In fact, many locals believe that it has taken too long for anything to be done about the future of such an important historical aspect of the U.S. Virgin Islands. Many could benefit, commercially and leisurely when the island will be open to the public.

“The locals would be happy, this has been in the making eons ago, and I’ve never seen it get done,” said Maura Farrell, a St.Thomas resident . “This is just one of the aspects of historical life.”

But, as of right now, there are no authorized commercial providers allowed to take anyone to Hassel Island, it is completely closed to the public. That will change, however, in a year, hopefully, with the opening of some parts of the island. The National Park Service believes that it is going to be tough to get the entire island in good condition by 2016, but it there will be some areas opened and in good condition, just not all resources.

“Where I think we failed, was to wait so long to intervene,” Hardgrove said.

That wait has come to an end, though. Simply put, just like the Colleseum, the Aztec pyramids, and the Great Wall has been maintained and restored over the centuries, Hassel Island should receive the same kind of attention and love as well. Now it will.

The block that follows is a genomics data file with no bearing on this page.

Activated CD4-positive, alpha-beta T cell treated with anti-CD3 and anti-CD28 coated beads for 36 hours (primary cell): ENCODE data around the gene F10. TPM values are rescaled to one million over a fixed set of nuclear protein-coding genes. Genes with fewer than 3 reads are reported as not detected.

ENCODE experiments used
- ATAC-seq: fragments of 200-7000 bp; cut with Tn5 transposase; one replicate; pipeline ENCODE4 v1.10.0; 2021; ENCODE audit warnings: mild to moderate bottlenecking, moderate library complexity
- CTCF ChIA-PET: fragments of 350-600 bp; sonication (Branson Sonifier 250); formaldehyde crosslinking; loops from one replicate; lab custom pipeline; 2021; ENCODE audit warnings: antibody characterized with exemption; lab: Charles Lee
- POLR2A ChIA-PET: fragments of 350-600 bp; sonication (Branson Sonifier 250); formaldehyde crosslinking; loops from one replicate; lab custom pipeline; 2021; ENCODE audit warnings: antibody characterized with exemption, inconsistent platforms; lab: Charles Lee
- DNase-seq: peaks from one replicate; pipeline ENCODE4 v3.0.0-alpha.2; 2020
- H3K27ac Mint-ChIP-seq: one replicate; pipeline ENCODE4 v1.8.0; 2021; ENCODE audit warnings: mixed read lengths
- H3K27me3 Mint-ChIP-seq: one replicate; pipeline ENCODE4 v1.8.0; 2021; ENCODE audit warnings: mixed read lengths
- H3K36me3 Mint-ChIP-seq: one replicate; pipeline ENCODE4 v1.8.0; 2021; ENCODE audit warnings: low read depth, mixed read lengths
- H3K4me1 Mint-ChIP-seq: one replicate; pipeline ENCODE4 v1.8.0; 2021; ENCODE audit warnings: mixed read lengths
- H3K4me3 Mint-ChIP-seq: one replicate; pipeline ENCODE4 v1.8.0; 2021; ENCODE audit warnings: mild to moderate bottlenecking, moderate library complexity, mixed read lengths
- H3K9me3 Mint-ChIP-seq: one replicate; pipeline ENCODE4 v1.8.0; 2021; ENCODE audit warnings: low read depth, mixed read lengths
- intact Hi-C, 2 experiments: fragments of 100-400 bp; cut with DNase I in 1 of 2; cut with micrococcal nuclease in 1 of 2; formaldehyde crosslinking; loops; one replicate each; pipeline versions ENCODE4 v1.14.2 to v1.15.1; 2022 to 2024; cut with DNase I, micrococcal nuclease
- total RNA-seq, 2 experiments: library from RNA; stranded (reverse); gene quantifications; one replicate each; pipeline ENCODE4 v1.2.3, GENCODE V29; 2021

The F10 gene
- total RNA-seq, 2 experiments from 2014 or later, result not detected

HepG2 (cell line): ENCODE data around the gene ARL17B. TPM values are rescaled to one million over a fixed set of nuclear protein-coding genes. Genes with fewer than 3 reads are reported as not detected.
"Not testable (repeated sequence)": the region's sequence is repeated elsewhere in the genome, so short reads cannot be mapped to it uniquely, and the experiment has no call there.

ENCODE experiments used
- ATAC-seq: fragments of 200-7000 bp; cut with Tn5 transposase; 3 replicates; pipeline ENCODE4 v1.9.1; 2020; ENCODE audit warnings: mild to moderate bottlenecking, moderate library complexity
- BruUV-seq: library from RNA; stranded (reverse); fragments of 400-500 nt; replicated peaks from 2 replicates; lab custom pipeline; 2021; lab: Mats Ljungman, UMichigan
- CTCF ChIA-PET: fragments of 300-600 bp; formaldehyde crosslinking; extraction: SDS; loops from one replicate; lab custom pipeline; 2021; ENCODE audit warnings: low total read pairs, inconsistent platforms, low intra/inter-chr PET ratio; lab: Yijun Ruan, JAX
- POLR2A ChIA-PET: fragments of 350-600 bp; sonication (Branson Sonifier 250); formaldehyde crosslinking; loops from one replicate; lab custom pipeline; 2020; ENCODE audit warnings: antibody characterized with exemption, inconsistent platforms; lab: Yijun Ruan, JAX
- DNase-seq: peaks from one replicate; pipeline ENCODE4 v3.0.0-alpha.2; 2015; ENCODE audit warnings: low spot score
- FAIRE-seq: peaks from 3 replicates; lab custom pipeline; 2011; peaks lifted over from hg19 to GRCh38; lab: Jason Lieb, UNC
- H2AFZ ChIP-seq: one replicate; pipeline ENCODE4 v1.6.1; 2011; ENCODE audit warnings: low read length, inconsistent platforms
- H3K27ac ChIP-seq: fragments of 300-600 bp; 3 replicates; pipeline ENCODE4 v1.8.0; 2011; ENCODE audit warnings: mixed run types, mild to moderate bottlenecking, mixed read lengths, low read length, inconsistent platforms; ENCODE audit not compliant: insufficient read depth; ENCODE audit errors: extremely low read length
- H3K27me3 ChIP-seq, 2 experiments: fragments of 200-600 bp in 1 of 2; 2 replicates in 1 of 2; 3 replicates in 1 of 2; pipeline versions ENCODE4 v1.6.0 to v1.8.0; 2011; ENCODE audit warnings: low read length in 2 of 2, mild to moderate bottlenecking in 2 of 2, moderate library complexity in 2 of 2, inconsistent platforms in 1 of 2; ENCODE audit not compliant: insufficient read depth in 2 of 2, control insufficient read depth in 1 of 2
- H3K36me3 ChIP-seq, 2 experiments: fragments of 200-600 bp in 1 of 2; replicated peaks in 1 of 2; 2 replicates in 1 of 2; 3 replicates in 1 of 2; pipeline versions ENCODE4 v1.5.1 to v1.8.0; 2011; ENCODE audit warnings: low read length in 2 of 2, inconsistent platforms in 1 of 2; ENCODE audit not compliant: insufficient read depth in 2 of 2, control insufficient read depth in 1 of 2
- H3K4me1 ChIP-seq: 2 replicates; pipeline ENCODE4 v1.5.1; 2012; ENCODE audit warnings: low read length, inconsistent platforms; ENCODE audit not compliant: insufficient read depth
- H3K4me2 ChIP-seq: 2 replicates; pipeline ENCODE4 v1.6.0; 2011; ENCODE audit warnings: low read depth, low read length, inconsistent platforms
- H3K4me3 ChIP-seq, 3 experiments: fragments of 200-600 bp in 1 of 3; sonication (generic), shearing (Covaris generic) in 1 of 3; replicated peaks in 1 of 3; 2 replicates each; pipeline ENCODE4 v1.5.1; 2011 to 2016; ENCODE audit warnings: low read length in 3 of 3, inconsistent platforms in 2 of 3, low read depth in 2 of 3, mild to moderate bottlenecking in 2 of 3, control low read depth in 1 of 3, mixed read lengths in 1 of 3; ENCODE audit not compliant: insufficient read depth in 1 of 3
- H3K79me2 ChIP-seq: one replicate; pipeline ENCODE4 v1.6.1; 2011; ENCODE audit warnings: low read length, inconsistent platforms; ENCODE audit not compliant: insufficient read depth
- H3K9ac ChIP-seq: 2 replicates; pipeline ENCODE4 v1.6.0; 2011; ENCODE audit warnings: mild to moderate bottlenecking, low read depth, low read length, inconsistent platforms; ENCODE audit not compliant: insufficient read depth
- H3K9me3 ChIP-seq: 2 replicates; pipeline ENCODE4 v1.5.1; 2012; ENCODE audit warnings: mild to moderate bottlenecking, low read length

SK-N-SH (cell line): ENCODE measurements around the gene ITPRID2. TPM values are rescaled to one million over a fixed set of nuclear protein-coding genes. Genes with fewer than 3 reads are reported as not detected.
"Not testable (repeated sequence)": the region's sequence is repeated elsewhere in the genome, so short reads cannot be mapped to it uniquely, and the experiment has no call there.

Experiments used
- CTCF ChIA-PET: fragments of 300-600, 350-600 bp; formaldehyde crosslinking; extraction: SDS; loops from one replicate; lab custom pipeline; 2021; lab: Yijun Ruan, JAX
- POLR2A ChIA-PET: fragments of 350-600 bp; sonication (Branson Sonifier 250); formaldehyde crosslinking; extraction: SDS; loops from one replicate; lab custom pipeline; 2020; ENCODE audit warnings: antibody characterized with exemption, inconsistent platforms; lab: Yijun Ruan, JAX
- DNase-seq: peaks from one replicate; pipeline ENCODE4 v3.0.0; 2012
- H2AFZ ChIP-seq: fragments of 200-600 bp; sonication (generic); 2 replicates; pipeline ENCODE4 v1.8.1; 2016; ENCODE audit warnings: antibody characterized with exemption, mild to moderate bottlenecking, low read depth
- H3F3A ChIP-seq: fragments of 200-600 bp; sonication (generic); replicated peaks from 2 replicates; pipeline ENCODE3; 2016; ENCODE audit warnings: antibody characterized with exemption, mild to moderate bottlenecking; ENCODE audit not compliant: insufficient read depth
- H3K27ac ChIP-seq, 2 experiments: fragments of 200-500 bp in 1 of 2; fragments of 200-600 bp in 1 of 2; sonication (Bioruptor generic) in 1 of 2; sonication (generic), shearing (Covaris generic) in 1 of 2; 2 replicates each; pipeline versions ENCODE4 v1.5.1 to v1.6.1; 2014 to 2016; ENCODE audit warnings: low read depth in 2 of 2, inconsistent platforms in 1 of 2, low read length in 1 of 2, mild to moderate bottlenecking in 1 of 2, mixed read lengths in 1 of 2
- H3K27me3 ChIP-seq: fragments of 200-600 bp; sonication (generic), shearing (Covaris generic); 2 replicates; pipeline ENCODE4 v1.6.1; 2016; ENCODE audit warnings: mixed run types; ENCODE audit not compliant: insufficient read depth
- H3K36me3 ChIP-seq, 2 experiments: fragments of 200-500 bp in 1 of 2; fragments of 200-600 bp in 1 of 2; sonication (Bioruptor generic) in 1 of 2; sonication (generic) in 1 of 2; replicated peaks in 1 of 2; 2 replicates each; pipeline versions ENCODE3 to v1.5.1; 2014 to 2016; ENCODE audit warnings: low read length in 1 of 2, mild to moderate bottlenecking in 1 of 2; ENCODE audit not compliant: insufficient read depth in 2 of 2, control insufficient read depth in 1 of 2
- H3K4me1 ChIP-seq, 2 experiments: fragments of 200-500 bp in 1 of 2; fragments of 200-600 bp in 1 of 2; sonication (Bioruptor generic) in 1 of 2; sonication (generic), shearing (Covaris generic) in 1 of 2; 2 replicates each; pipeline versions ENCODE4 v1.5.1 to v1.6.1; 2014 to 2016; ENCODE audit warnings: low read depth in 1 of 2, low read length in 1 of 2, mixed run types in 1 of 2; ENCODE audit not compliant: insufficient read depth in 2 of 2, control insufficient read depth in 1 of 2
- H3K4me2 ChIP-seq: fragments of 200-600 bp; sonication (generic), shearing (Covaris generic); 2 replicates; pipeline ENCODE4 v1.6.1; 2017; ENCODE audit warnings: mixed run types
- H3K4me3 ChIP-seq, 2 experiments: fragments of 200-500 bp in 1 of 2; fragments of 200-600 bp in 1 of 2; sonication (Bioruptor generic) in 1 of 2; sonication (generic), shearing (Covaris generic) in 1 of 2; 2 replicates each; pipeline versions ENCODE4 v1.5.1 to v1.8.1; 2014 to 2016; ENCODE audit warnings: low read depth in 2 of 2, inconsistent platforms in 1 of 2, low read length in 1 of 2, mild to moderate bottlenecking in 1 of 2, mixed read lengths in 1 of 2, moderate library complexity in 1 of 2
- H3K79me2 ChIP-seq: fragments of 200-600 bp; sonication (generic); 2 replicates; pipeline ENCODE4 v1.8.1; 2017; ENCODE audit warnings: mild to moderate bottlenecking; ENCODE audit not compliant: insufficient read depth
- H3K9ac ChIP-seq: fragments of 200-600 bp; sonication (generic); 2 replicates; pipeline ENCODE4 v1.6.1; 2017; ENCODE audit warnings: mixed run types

A large catamaran cruises by Hassel Island on a sunny Caribbean afternoon (Photo by Gabriela Campos).


If You Go

There is currently no kind of transportation or commercial service provider that can take you to Hassel Island, since it is in the process of being restored.

You can, however, see much of the island from a passing cruise ship arriving and departing from the port, or from the Charlotte Amalie shopping district, from the Marriott Frenchman’s Reef Resort, or from the Skyride gondola to Paradise Point. The cable car and you will have a breathtaking view of Hassel Island, and St. Thomas. By simply taking the cable car up to Paradise Point, you will have a breathtaking view of Hassel Island and most of St. Thomas Island.

Once the island is open to the public, you will probably be able to contact the U.S. Virgin Islands National Park to find out more on how you can take tours and get to the island. Interested persons may also check the park’s official Web site at:

An aerial photo  marks important landmarks (Photo map courtesy of the St. Thomas Historical Trust).